You can also see this inclusive approach in the marvelous manifestion of Arab inspiration in the interior design and decoration of Roger’s construction project. The Cappella Palatina, the royal chapel in the Palazzo Reale in Palermo, served as the ceremonial centre of the court and symbolically portrayed the divine origin of the king’s rule. Certain parts of the chapel were created by Muslim craftsmen who had received a high-level training in the Fatimid artistic tradition, techniques and developments. Roger invited them to invest their knowledge in the revival of the sublimity of his new kingdom by reforming the royal architecture. The Cappella was constructed in two different styles - the eastern part, the sanctuary was designed as a Byzantine church, while the nave looks like a royal reception hall and carries Arab artistic patterns. We can see these on the internal walls covered by tapestry, arches and colonnade, as well as in the impressively decorated vaulting which is called muqarnas and was common in Islamic architecture. If we take a look at the wooden ceiling, we can notice several animals, plants, geometric formations and scenes of court life that all testify the handwork of Muslim experts. The use of numerous ornamental arabesques (Arab decoration style of intertwined flowing lines) intended to praise the wealth and beauty of the Paradise.

Image 2. Muqarnas ceiling, Cappella Palatina, Palermo - (Wikimedia Commons, 2011)

A remarkable example of Roger’s identification as a Muslim sovereign is one section of the ceiling where he was depicted in Islamic-inspired iconography, seated cross-legged on a dais, a raised platform, wearing a caftan just like an Arab caliph:

Image 3. Roger II depicted in Arab style – Cappella Palatina, Palermo - (Wikimedia Commons, 2002)

Now, why this variety in artistic styles? According to Karen Britt, the high degree of Islamic influence proves an „artistic cosmopolitanism” which was encouraged centrally.

So, Roger II’s successfully recognised the benefits of preserving Islamic heritage and employing Muslim experts to balance multiculturalism in favour of a prosperous society. The carefully designed and implemented stylistic choices refer to the appreciation of all his subjects. Roger II’s tolerant and integrative cultural policy inspired the ruling style of his Norman successors as well. You may wonder how many treasures and traditions could have survived if more later rulers had followed his footsteps – in Sicily and worldwide.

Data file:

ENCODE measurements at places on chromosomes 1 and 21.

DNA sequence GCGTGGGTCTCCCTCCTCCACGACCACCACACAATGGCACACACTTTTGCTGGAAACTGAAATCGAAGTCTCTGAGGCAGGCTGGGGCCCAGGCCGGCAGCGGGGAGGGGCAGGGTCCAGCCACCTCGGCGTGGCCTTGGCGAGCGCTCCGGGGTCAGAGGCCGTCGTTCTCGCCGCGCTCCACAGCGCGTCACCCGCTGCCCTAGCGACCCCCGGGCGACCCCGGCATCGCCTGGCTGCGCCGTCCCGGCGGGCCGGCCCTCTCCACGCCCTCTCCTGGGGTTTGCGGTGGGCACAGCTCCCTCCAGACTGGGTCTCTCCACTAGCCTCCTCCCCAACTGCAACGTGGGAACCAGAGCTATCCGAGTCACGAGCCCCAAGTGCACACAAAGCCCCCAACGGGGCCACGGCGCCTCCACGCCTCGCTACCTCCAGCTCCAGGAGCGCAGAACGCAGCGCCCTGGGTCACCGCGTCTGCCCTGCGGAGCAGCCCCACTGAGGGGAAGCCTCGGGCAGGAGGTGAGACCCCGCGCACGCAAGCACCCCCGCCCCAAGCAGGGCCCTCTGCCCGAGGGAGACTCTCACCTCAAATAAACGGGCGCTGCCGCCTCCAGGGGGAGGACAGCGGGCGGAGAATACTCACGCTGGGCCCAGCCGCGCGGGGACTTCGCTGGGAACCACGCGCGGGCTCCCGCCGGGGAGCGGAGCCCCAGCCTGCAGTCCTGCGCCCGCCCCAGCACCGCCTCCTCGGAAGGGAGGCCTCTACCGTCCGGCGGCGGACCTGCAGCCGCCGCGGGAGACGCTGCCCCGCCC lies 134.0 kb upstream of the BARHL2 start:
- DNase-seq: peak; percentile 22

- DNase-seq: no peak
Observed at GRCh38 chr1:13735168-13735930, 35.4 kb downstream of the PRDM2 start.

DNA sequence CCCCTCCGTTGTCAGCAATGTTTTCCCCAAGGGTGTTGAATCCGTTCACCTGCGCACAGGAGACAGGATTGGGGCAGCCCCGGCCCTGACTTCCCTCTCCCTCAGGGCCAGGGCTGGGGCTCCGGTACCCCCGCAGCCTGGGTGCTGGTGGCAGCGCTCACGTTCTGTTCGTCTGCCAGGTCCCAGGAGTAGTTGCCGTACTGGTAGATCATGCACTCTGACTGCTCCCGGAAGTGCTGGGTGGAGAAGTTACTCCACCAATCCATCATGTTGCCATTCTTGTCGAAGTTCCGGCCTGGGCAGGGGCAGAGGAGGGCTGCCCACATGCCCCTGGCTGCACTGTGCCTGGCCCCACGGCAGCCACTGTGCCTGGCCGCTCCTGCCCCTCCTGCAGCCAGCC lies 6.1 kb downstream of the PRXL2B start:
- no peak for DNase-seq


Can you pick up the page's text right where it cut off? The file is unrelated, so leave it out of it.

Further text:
References and further reading

Britt, Karen C., ’Roger II of Sicily: Rex, Basileus, and Khalif? Identity, Politics, and Propaganda in the Capella Palatina’, Mediterranean Studies, vol. 16 (2007), pp. 21-45.

Fatimid art: https://en.wikipedia.org/wiki/Fatimid_art

History of the Norman conquest of southern Italy and the Kingdom of Sicily: https://en.wikipedia.org/wiki/Norman_conquest_of_southern_Italy

Qantara: Mediterranean Heritage, https://www.qantara-med.org/public/show_document.php?do_id=1159&lang=en.

Tronzo, William, The cultures of his kingdom: Roger II and the Capella Palatina in Palermo (Princeton, N.J.; Chichester: Princeton University Press, 1997).

Vernon, Clare, ’Dressing for Succession in Norman Italy: The Mantle of King Roger II’, Al-Masāq Journal of the Medieval Mediterranean Latest Articles, vol. 31, no. 1 (2018), pp. 1-16.

© Elvira Tamus and Leiden Arts in Society Blog, 2020. Unauthorised use and/or duplication of this material without express and written permission from this site’s author and/or owner is strictly prohibited. Excerpts and links may be used, provided that full and clear credit is given to Elvira Tamus and Leiden Arts in Society Blog with appropriate and specific direction to the original content.


Add a comment